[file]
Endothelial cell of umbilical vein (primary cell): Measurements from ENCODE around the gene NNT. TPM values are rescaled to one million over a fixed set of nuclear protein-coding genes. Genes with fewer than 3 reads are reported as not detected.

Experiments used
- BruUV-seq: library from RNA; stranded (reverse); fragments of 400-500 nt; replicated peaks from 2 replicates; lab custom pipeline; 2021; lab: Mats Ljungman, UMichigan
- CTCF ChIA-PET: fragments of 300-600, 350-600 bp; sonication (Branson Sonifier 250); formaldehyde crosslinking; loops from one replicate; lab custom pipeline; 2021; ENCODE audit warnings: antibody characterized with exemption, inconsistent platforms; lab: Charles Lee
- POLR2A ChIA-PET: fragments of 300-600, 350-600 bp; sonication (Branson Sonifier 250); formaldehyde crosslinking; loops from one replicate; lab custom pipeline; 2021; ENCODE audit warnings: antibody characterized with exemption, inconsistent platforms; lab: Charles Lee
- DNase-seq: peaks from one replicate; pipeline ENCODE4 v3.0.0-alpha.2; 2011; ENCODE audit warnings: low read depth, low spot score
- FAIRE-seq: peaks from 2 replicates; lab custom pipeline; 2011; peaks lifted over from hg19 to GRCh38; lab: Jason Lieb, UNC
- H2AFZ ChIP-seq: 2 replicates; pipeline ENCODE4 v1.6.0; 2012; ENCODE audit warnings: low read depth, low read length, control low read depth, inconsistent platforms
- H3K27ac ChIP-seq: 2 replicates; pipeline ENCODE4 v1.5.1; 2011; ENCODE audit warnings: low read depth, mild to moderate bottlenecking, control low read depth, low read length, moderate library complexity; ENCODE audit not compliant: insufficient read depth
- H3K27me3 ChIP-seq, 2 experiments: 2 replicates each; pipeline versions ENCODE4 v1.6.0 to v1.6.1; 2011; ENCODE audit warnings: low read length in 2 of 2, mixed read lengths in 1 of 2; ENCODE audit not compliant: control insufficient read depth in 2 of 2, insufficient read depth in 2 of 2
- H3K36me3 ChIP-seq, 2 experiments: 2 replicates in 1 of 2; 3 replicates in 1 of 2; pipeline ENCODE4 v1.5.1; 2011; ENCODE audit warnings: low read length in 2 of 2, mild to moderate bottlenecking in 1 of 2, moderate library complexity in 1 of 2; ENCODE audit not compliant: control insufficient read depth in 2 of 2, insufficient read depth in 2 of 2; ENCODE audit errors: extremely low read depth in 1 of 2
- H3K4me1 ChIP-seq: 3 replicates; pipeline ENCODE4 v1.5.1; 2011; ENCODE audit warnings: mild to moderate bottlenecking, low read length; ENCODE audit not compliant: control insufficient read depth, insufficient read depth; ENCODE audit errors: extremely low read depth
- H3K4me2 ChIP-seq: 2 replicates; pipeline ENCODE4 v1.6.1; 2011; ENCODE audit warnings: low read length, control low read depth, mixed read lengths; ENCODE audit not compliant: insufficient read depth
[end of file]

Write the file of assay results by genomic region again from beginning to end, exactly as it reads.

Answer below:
Endothelial cell of umbilical vein (primary cell): Measurements from ENCODE around the gene NNT. TPM values are rescaled to one million over a fixed set of nuclear protein-coding genes. Genes with fewer than 3 reads are reported as not detected.

Experiments used
- BruUV-seq: library from RNA; stranded (reverse); fragments of 400-500 nt; replicated peaks from 2 replicates; lab custom pipeline; 2021; lab: Mats Ljungman, UMichigan
- CTCF ChIA-PET: fragments of 300-600, 350-600 bp; sonication (Branson Sonifier 250); formaldehyde crosslinking; loops from one replicate; lab custom pipeline; 2021; ENCODE audit warnings: antibody characterized with exemption, inconsistent platforms; lab: Charles Lee
- POLR2A ChIA-PET: fragments of 300-600, 350-600 bp; sonication (Branson Sonifier 250); formaldehyde crosslinking; loops from one replicate; lab custom pipeline; 2021; ENCODE audit warnings: antibody characterized with exemption, inconsistent platforms; lab: Charles Lee
- DNase-seq: peaks from one replicate; pipeline ENCODE4 v3.0.0-alpha.2; 2011; ENCODE audit warnings: low read depth, low spot score
- FAIRE-seq: peaks from 2 replicates; lab custom pipeline; 2011; peaks lifted over from hg19 to GRCh38; lab: Jason Lieb, UNC
- H2AFZ ChIP-seq: 2 replicates; pipeline ENCODE4 v1.6.0; 2012; ENCODE audit warnings: low read depth, low read length, control low read depth, inconsistent platforms
- H3K27ac ChIP-seq: 2 replicates; pipeline ENCODE4 v1.5.1; 2011; ENCODE audit warnings: low read depth, mild to moderate bottlenecking, control low read depth, low read length, moderate library complexity; ENCODE audit not compliant: insufficient read depth
- H3K27me3 ChIP-seq, 2 experiments: 2 replicates each; pipeline versions ENCODE4 v1.6.0 to v1.6.1; 2011; ENCODE audit warnings: low read length in 2 of 2, mixed read lengths in 1 of 2; ENCODE audit not compliant: control insufficient read depth in 2 of 2, insufficient read depth in 2 of 2
- H3K36me3 ChIP-seq, 2 experiments: 2 replicates in 1 of 2; 3 replicates in 1 of 2; pipeline ENCODE4 v1.5.1; 2011; ENCODE audit warnings: low read length in 2 of 2, mild to moderate bottlenecking in 1 of 2, moderate library complexity in 1 of 2; ENCODE audit not compliant: control insufficient read depth in 2 of 2, insufficient read depth in 2 of 2; ENCODE audit errors: extremely low read depth in 1 of 2
- H3K4me1 ChIP-seq: 3 replicates; pipeline ENCODE4 v1.5.1; 2011; ENCODE audit warnings: mild to moderate bottlenecking, low read length; ENCODE audit not compliant: control insufficient read depth, insufficient read depth; ENCODE audit errors: extremely low read depth
- H3K4me2 ChIP-seq: 2 replicates; pipeline ENCODE4 v1.6.1; 2011; ENCODE audit warnings: low read length, control low read depth, mixed read lengths; ENCODE audit not compliant: insufficient read depth